I like data driven processes. You’ve seen me drum on about CRS and Full-Waveform Inversion. Sometimes we like to pretend that data is pure. Well , it’s noisy and full of kinks but if we process it just right, we extract the truth.
Turns out that is a little bit wrong. The data collection process is often biased. I have put numbers on it in the article introducing bias for Geoscientists. Yet, often we tend to not put numbers on those uncertainties. Sometimes we can’t.
Since deep learning is data-driven, we have to think about bias. There are some very unfortunate examples. One aspect of machine learning is natural language processing (NLP). One awesome application to explore your data space, uses analogies. Matt Hall has a funny example for geoscience
Using word vectors to make analogies is fun!
small : smaller :: large : larger
rock : geologist :: animal : biologist
geologist : rain :: doctor : pain
geologist : hammer :: geophysicist : curtain
geology : computer :: geophysics : computers
science : fun :: programming : funny
— Matt Hall (@kwinkunks) February 10, 2018
A very large data set from the NLP community has a troubling analogy in it. When you ask “Man : Doctor :: Woman” it will give back “nurse”. I’d say this shows a certain bias in the text body.
Disclaimer: I will write about racist bias here, I am describing a phenomenon.
English is my second language, so if I make a blunder in formulation please let me know.
I am writing this with the best of intentions, but definitely tell me if I make a mistake.
Sometimes those biases are well hidden. HP in its earlier days had a problem the people of color were not identified by face tracking software. Some motion detectors had the same problem. This goes back to calibration curves from the first color films that would intentionally fit the parameters to optimize for “fair skin”. Targeting white customers and inheriting these calibrations has cost HP dearly.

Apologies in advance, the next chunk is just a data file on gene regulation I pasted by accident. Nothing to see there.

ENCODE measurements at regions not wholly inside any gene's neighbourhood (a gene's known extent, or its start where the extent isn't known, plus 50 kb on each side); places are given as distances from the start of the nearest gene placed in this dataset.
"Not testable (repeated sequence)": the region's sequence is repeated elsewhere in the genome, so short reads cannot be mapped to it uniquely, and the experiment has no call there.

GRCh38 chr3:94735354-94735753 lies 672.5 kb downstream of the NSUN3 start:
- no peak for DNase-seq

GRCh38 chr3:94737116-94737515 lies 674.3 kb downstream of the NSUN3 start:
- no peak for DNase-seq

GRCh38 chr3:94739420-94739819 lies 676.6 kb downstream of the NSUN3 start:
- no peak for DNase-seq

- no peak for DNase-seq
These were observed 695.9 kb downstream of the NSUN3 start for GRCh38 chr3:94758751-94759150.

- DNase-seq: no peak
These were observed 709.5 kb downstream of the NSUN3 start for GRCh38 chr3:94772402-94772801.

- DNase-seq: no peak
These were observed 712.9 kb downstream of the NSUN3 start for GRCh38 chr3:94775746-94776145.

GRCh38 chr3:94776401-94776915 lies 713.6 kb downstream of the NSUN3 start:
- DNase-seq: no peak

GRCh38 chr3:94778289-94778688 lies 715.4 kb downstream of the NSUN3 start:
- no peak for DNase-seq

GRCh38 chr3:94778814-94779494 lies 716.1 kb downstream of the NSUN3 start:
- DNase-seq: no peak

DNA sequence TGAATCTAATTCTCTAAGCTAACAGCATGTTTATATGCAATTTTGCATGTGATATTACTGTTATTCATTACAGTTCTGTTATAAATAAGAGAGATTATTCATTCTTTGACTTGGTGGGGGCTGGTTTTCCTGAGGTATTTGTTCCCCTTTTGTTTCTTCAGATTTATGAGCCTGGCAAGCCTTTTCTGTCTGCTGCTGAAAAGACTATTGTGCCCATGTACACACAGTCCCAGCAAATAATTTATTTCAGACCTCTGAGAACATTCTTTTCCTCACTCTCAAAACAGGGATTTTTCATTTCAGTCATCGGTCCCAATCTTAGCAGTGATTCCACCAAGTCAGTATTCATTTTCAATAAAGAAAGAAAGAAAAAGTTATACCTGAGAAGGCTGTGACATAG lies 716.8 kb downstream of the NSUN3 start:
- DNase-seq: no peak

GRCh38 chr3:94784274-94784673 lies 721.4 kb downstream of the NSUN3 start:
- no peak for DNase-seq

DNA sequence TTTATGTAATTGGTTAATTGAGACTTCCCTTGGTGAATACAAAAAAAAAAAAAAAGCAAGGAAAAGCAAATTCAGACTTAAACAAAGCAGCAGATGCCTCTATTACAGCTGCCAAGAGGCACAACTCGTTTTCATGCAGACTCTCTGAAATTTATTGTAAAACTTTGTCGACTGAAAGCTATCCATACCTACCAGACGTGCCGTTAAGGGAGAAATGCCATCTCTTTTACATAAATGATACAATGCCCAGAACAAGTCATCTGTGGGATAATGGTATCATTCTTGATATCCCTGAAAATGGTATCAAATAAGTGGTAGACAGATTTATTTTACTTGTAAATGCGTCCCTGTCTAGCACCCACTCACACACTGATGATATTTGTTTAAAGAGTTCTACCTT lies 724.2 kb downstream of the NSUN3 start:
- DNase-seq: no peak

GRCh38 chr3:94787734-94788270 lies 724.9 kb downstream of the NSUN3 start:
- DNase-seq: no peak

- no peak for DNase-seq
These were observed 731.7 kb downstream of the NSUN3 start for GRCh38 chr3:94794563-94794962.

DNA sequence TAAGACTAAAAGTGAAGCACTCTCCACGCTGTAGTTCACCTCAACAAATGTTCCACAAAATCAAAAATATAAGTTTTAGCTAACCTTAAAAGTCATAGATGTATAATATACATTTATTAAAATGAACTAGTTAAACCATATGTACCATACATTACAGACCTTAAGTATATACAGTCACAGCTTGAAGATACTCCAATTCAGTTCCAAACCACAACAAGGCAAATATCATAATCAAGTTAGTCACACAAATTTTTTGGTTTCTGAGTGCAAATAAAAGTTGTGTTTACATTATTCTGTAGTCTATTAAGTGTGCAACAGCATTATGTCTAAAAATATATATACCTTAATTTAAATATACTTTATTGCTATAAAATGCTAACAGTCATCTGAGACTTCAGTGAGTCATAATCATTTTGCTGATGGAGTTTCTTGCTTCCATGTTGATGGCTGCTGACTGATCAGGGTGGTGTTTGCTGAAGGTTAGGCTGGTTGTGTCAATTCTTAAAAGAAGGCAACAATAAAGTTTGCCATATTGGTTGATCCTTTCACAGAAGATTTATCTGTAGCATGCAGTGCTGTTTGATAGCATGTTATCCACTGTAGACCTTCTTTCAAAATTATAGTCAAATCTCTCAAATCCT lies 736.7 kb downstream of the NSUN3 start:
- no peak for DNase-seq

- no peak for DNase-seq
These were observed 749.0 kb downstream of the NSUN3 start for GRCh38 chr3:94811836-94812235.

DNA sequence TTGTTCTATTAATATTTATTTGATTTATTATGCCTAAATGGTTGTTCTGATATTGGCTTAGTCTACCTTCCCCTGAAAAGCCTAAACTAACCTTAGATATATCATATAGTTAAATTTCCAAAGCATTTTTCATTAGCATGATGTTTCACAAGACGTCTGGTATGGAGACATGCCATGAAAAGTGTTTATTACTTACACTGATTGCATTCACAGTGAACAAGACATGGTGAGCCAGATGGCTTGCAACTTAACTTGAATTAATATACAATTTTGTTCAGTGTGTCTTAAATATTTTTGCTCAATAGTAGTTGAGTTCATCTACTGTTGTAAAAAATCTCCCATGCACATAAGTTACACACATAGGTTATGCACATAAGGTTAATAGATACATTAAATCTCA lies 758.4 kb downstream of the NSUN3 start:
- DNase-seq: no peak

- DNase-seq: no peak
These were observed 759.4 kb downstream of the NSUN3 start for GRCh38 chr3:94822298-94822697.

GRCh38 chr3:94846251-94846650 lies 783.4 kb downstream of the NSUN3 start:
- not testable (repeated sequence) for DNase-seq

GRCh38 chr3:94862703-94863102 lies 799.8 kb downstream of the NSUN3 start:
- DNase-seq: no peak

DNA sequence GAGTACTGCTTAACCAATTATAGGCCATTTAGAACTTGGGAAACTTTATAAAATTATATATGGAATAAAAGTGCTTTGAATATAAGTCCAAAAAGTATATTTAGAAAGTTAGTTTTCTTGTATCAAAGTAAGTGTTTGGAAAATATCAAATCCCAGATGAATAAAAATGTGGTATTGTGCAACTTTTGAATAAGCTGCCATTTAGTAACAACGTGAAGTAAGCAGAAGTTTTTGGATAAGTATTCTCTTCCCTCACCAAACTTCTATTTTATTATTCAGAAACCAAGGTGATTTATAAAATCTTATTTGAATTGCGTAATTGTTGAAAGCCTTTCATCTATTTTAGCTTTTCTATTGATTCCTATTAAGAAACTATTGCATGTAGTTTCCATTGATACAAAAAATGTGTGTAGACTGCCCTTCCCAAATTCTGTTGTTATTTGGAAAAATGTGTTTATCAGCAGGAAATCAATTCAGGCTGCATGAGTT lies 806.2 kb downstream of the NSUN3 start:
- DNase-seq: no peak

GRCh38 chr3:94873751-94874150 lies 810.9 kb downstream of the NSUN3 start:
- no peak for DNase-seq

Google still keeps the detection of gorillas in their object detection algorithm disabled, as they confuse people of color for gorillas.
Google Photos, y'all fucked up. My friend's not a gorilla. pic.twitter.com/SMkMCsNVX4
— jackyalciné's just about 67.9% into the IndieWeb. (@jackyalcine) June 29, 2015
The Link to Geoscience
This is easy to answer: I don’t know. However, a catastrophic social mis-classification for a software vendor and the social backlash will probably run in a similar area of cost as a dry well. Painting a glum picture here, but some mis-classification may harm people in our industry, just like the harm of an over-pressured zone that was not identified.
We bias data starting with the acquisition. Embedded in acquisition geometry and tools, we start out imprinting on our data. How do we make our algorithm robust against the seismic gridline acquisition footprint? There is always a human component in data collection. How do we deal with missing data? Some data will be acquired by staff that also knows what makes processing easier. Often that is not the case.
Although unsupervised and semi-supervised machine learning is a great topic of research. Most great successes have been made in supervised machine learning. That means we have to trust the labels or account for mislabeled data. In the deep learning community this is known as “label noise” and the reason why most scores will not reach 100% accuracy.
We often hear that geologic interpretation is an art. That is true, you never interpret all features you see, only those you deem relevant. Therefore, we naturally have an expert opinion influence the interpretation. Expert opinions always mean bias.
Here’s a problem you see a lot in the field. A point many professors have tried to drive home with classes I was in. You stand in front of an outcrop and they ask what you see. It’s the data collection phase. Often students will go into the interpretation phase right away. Instead of describing the data points they see, many will directly describe the depositional or tectonic environment. Although professors will mention this in the field, I have not seen many that “get” this point. Biasing the data collection right away, may render the entire field trip useless, as the data is too biased, driving a certain narrative the field scientist preferred.
We see that geoscience deals with often biased data and has to deal with biased interpretation. It’s a matter of us researchers building models that are robust to these biases.
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